The Canon Powershot SX740 HS is a pocket super-zoom with a 20 Megapixel sensor and a huge 40X zoom range extending from 24 - 960mm. If it's the longest zoom in a pocketable compact you're looking for, you won't be disappointed. The SX740 HS offers PASM exposure modes, fast 10fps continuous shooting, 4k video, and has a flip up screen that's great for selfie shooting. On the downside, the 4k video involves a tight crop that may make the effective telephoto reach even longer, but makes the short-end much less wide than when filming in 1080p. To be fair the same restriction applies to the Lumix TZ90 / ZS70 and overall the SX40 HS provides a good balance between simplicity and sophistication for those who like a little bit of control, but are equally happy relying on Auto. Recommended, but also consider its main rival the Lumix TZ90 / ZS70 which may have a slightly shorter range, but offers more physical controls, a touch screen, RAW support and a built-in viewfinder, all for a roughly similar price thanks to being an older model. It's also worth remembering if you don't need 4k video or the 10fps bursts, Canon's previous SX730 HS offers much the same features at a slightly lower price while stocks last.
The Canon PowerShot SX740 HS is a pocket super-zoom camera with a 40x / 24-960mm optical range, 20 Megapixel 1/2.3in sensor, 4k video, Wifi and Bluetooth. Announced in July 2018, the SX740 HS represents a mild refresh over its predecessor, the Canon SX730 HS, inheriting the same lens, sensor, flip-up selfie screen and wireless capabilities as before, but now employs the latest DIGIC 8 processor which additionally supports 4k video and burst shooting up to 10fps.
As with all super-zoom cameras, the key specification is the lens, with the SX740 HS offering an impressive 40x optical zoom equivalent to 24-960mm. It may now be the third outing for this lens on an SX700-series camera, but it still remains competitive with rivals, most notably against the Panasonic Lumix TZ90 / ZS90 which has a 30x / 24-720mm range. The sensor’s unchanged too, packing an ambitious 20 Megapixels into a small 1/2.3in area, and as such won’t deliver great quality at high ISOs, but again the Lumix TZ90 / ZS70’s in the same boat too. That said, the Lumix TZ90 / ZS70 offers the chance to also shoot in RAW, a feature that still sadly eludes the SX740 HS.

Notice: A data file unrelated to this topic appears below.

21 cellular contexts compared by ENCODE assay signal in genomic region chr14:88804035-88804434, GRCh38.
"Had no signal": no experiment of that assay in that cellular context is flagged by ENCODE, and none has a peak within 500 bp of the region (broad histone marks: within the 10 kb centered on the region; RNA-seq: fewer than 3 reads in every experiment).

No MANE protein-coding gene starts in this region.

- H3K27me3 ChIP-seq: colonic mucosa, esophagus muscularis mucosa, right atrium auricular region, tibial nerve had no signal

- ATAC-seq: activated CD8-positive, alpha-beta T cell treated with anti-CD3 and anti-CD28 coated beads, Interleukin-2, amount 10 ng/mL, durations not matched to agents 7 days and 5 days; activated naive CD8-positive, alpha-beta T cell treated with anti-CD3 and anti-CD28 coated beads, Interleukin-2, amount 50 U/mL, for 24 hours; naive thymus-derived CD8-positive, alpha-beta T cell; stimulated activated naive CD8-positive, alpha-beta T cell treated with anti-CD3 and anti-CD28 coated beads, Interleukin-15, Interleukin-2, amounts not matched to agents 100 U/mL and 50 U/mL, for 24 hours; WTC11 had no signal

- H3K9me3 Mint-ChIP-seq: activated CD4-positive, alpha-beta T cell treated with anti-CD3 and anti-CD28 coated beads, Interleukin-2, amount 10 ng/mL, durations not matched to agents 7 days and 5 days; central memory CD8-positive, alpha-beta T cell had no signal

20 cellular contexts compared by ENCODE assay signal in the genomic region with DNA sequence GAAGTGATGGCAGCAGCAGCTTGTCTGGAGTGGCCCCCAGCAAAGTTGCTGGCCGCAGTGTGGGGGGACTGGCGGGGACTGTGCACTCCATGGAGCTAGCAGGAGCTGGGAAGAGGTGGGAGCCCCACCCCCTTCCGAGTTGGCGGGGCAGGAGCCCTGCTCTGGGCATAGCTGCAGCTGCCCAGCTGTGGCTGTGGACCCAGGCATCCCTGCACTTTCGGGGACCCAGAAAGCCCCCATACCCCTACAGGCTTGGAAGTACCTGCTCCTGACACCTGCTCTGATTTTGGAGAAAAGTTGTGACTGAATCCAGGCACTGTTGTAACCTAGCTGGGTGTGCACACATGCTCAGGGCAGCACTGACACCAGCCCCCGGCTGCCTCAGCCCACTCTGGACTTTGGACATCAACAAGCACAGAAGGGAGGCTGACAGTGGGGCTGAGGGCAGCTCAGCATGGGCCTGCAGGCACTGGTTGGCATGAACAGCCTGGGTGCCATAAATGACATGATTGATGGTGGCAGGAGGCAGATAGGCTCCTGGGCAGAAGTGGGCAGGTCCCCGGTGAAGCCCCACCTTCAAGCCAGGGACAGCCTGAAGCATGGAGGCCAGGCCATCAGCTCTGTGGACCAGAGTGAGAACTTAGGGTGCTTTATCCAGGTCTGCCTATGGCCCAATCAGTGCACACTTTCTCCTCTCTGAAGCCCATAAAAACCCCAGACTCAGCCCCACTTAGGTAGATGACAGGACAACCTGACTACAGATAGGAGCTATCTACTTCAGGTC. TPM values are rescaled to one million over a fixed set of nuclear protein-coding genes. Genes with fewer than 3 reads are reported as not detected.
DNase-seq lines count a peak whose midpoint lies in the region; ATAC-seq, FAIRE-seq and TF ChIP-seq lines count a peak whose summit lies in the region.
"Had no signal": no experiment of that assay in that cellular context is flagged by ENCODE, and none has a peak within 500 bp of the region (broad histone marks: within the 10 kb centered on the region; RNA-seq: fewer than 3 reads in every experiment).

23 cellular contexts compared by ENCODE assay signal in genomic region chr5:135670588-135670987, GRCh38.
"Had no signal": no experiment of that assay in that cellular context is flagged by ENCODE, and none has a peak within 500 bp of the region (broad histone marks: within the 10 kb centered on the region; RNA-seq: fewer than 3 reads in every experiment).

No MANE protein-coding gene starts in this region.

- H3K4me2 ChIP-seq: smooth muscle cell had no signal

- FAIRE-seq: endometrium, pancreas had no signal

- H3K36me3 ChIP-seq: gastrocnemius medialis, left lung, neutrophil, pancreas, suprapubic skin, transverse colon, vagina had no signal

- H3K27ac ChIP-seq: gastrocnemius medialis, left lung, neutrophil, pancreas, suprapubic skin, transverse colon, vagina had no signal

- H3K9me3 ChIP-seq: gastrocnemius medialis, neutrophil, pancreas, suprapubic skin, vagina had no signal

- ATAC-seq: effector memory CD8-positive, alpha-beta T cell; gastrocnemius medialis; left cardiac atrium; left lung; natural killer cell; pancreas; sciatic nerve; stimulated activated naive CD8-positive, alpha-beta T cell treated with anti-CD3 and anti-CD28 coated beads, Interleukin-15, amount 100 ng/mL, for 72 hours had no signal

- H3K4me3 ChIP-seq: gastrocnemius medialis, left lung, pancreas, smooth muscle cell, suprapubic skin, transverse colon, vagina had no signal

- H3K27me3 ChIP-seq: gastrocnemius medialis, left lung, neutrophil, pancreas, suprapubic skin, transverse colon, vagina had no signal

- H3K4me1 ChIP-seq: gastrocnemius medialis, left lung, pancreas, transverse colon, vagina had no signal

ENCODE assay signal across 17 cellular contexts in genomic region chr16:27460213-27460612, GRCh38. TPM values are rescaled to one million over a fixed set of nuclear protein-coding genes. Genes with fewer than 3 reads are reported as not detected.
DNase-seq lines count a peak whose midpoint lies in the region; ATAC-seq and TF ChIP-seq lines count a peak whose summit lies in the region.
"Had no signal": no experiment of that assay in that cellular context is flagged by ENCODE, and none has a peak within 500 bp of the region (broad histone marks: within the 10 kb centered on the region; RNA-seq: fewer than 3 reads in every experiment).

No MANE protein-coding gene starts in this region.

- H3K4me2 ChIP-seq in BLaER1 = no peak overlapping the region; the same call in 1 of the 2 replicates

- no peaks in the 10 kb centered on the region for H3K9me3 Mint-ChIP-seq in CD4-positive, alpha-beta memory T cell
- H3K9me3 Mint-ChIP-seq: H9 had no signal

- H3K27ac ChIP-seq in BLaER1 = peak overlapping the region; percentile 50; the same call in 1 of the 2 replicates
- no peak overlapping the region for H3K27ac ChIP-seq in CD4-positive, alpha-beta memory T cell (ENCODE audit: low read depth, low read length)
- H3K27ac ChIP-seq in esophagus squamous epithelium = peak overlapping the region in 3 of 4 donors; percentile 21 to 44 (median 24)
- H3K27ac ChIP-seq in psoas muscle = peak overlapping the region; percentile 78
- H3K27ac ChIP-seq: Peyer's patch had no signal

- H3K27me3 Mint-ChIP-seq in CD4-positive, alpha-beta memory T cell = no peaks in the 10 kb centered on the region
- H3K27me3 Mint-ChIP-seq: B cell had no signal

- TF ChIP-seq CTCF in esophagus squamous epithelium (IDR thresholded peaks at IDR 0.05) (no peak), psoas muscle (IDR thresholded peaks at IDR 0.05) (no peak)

The big new feature on the SX740 HS is 4k video at 25 or 30fps, made possible by the presence of the DIGIC 8 processor, but like the EOS M50 where DIGIC 8 made its debut, filming in 4k takes a 1:1 / 8 Megapixel crop from the middle of the sensor resulting in quite a severe reduction in the field-of-view. By my calculations, filming in 4k will reduce the horizontal field-of-view by 1.35x reducing your chance of capturing a wide field, allowing the long lens to reach even further, but with an even greater chance of wobble. 1080p still uses the full sensor width though and is available up to 60p, and regardless of the quality the SX740 HS can capture half hour clips.
In my review I’ll take you through what you can expect from the SX740 HS’s zoom lens, as well as it’s other features including 4k video, continuous shooting and wireless connections. I’ll also see how it measures up against its biggest rival, Panasonic’s Lumix TZ90 / ZS70.
There’s not much that’s changed about the PowerShot SX740 HS’s appearance, in fact it’s virtually identical to its predecessor the SX730 HS. As you can see, our review model is silver, but it’s also available in black, if you want to see what that looks like my Canon SX730 HS review will give you a pretty good idea. The biggest competitor to the SX740 HS is, of course, Panasonic’s Lumix TZ90 / ZS70. That’s a tiny big bigger and a little heavier; both models are pocketable, but the SX740 HS is a little easier to get in and out.
At first glance the top of the PowerShot SX740 HS looks identical to it’s predecessor, but take a closer look and you might spot that the creative shot position on the older model’s mode dial has been replaced with a food mode. I was quite fond of Creative Shot mode, which automatically applied a selection of filters to a shot to produce six variations. But given the popularity of food photography is probably second only to selfies, Canon may have made a smart move here.